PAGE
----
Ten years ago, Martijn W Hesselink wrote The new European legal culture (2001). More recently, he’s recently written a short article entitled ‘The new European legal culture – ten years on’ reflecting on the earlier work. That article
is a postscript to The New European Legal Culture which was written for the Chinese translation almost a decade after the original essay was published. That essay argued that Europe was facing a shift from a rather formal, dogmatic and positivistic approach to a more substance-oriented and pragmatic approach to private law.
Ten years on, has the trend towards a new, less formal legal culture in Europe been confirmed or is there now a reverse tendency? As this paper points out, the picture is mixed: there are both examples of neo-formalism and new examples of a more substantive approach to private law. Four milestones and their implications for European legal culture are addressed: the sudden end of the postmodern era after 9/11, the failed European constitution and related neo-nationalism, the arrival of the new Member States, and the CFR process.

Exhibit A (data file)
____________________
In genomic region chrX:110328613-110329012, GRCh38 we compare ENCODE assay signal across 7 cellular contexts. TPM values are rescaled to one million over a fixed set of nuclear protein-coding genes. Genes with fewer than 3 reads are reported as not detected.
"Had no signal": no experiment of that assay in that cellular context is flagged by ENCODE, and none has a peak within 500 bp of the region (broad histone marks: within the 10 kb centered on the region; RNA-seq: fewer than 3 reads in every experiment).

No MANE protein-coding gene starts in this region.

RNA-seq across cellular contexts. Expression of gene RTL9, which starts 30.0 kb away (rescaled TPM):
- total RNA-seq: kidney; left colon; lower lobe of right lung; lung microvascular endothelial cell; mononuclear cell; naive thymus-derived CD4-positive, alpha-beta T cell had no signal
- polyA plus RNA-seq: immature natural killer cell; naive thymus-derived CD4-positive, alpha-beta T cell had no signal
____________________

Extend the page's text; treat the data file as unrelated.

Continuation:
Surprisingly, he argues that
Overall, today the neo-formalist tendencies seem to be stronger than a decade ago.
Check out the article (and the original if you haven’t read it) and let us know what you think.
21 January 2010
Hesselink and the new European legal culture -- ten years on
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